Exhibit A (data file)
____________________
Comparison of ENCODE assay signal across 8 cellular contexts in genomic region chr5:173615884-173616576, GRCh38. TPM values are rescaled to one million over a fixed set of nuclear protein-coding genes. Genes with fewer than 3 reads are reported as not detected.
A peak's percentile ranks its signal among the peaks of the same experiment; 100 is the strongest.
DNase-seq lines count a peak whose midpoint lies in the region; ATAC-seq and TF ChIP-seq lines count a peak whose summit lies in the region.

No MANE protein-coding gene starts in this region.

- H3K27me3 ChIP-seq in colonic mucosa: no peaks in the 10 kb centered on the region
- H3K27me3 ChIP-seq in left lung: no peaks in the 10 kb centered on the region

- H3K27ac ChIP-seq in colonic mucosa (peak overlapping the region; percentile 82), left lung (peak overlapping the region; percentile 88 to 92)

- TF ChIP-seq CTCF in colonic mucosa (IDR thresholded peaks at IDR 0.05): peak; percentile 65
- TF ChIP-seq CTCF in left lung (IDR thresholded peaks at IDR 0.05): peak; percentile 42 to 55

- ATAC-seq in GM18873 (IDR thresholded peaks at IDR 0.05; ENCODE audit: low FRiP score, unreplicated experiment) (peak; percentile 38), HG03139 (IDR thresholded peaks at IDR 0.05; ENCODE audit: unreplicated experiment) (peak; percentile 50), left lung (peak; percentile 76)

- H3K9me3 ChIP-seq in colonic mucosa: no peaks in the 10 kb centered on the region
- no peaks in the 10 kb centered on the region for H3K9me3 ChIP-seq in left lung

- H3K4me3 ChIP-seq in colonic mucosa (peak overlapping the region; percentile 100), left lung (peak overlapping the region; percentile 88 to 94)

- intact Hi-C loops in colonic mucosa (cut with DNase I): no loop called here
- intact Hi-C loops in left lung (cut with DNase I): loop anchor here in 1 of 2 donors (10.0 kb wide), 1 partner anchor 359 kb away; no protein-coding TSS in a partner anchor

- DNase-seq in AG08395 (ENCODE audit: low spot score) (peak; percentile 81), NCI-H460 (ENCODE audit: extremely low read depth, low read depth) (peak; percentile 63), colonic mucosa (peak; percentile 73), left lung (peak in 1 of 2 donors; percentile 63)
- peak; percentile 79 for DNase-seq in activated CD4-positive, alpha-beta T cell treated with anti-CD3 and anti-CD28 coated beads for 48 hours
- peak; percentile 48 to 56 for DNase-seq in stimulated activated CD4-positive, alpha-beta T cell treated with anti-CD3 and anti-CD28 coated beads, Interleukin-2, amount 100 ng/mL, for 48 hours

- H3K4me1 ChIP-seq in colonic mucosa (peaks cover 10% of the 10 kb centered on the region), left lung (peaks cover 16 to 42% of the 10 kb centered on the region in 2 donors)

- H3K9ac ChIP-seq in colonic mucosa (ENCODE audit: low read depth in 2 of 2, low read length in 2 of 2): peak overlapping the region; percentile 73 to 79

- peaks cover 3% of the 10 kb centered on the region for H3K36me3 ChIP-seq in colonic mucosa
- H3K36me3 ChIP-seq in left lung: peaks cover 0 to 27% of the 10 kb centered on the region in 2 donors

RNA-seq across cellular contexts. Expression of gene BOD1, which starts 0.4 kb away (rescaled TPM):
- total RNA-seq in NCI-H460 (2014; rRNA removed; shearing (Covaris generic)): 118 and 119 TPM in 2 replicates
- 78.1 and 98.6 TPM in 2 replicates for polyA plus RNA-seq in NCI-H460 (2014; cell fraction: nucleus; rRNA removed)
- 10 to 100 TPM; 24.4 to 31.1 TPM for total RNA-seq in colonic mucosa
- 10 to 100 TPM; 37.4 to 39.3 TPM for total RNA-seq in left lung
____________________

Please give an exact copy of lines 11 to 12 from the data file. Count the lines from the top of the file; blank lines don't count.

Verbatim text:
- H3K9me3 ChIP-seq in colonic mucosa: no peaks in the 10 kb centered on the region
- no peaks in the 10 kb centered on the region for H3K9me3 ChIP-seq in left lung